Letter from Major General Michael R. Lehnert on Closing Guantanamo
May 13, 2015
I am a member of a coalition of more than 60 retired general and admirals of the United States Armed Forces who have consistently worked to find a way to responsibly close the detention facility at Guantanamo Bay. I was the first commander of the detention facility at Guantanamo. Keeping the prison open undermines American laws and values, and it harms our national security. This is not a partisan issue. It is an American issue. I and my colleagues are as we were on active duty — nonpartisan.
As has been the case in previous years, the issue of Guantanamo will be part of the National Defense Authorization Act, which will be debated this week. Guantanamo does not serve America’s interests. As long as it remains open, it will undermine America’s security and status as a land where human rights and the rule of law matter. I write to urge you to vote yes on the Rep. Smith and Rep. Nadler amendment, which provides a common sense framework to close the detention facility by December 31, 2017. It requires the President to provide a detailed plan for the disposition of the remaining Guantanamo detainees, permits detainees to be transferred to the U.S. and detained in U.S. facilities, and eliminates funding for the detention facilities at Guantanamo by December 31, 2017.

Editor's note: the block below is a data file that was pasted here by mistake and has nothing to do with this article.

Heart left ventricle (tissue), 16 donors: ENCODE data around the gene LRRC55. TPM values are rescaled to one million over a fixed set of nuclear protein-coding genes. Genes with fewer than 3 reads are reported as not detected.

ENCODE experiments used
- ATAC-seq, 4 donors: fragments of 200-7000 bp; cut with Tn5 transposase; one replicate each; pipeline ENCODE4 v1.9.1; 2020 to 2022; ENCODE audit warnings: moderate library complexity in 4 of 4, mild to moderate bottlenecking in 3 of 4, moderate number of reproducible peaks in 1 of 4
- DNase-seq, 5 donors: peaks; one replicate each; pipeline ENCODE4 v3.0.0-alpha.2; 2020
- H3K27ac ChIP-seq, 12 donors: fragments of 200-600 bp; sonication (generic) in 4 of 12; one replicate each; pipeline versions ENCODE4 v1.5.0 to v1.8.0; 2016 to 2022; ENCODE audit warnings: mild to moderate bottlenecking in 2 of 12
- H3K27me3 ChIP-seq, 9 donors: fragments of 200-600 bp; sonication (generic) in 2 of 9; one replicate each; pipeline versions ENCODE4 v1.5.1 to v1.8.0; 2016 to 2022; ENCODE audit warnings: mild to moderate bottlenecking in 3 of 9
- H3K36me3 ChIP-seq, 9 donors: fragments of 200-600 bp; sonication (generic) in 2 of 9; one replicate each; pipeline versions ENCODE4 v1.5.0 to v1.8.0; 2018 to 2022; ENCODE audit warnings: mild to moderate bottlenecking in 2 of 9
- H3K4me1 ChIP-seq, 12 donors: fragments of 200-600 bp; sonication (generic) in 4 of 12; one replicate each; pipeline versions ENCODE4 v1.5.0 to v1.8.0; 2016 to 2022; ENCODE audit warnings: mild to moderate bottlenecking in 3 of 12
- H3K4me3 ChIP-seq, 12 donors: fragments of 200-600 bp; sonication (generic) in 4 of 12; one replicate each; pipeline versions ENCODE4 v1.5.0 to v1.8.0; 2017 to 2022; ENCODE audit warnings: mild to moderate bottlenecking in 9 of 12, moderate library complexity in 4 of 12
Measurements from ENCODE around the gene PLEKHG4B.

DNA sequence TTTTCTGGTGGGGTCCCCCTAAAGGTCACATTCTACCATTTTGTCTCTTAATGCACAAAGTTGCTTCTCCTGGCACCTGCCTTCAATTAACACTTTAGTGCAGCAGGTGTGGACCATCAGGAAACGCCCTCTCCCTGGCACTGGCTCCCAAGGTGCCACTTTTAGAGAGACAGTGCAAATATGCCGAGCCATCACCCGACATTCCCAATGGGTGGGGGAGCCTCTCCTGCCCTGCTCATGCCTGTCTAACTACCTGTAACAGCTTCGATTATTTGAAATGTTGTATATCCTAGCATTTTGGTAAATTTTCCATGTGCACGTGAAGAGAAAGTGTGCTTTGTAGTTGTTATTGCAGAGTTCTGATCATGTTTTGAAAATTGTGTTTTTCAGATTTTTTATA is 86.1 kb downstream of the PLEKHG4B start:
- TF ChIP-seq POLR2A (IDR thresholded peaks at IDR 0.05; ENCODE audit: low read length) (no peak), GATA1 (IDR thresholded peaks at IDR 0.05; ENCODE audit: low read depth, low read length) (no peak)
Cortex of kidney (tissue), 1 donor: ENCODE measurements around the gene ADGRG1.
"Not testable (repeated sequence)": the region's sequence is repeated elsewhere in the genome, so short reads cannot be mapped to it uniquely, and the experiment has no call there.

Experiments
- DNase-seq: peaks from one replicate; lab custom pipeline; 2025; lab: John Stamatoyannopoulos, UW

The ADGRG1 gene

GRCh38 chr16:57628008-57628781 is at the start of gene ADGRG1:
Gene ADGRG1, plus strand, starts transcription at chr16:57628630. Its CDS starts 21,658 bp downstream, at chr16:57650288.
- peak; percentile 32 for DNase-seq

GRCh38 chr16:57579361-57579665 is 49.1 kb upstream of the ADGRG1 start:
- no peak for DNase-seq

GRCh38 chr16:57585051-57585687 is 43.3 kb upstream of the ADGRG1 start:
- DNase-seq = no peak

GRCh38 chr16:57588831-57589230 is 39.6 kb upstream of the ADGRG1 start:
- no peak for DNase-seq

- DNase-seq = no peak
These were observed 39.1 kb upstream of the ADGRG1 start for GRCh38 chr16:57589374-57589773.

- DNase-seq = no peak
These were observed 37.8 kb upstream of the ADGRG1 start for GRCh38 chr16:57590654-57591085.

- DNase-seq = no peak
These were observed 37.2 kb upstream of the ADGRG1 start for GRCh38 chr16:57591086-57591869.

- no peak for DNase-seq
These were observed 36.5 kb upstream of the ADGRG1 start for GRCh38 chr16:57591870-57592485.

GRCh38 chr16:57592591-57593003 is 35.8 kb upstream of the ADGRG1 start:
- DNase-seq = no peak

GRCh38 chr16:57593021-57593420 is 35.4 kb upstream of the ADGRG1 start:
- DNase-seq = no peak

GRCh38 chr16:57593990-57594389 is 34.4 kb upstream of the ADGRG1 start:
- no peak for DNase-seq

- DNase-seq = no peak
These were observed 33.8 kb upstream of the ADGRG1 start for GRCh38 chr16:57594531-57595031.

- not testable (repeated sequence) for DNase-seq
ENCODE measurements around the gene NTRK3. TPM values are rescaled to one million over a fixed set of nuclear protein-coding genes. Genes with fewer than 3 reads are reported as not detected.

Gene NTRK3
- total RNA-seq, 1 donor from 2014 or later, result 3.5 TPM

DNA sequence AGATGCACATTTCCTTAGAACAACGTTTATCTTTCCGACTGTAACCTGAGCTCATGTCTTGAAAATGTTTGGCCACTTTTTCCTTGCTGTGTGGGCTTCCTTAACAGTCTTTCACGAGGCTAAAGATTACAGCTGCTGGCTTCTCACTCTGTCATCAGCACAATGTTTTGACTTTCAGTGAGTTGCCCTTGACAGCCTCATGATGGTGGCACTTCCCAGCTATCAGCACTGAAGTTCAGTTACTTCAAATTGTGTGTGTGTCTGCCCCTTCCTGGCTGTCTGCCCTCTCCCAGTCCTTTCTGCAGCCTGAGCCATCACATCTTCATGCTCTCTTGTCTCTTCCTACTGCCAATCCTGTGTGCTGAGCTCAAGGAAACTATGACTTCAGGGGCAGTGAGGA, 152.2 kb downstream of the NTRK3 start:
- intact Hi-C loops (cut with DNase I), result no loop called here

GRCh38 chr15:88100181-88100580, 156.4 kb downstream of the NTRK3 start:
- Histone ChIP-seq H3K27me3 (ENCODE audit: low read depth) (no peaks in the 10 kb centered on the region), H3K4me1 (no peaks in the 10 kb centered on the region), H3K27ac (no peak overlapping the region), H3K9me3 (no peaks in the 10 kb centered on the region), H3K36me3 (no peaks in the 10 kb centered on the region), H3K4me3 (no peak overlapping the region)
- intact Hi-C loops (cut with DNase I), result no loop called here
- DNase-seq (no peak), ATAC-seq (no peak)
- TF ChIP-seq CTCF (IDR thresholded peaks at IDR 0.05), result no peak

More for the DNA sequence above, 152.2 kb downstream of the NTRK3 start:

In the same vein I encourage you to vote no on the Rep. Walorski amendment, which would establish more onerous restrictions on transferring detainees than has ever been passed into law. Rep. Walorski’s amendment would ban transfers of detainees who had once been designated for detention or trial. It would also prevent the Secretary of Defense from using a national security waiver to transfer any detainee to a “combat zone”—a term used to provide tax exemptions to service members but which has no connection to where Guantanamo detainees can be safely transferred. Countries that would be barred include Albania and Bosnia-Herzegovina—U.S. allies where there has not been active hostilities for more than a decade and which have successfully resettled Guantanamo detainees. The Walorski amendment would also prohibit for two years the transfer of 102 out of the 122 detainees currently housed at Guantanamo, including many of the 57 detainees who have been unanimously cleared for transfer by our national security and intelligence agencies.
Closing Guantanamo is in our national security interest. It is also about reestablishing who we are as a nation.
Major General Michael R. Lehnert, USMC (Ret.)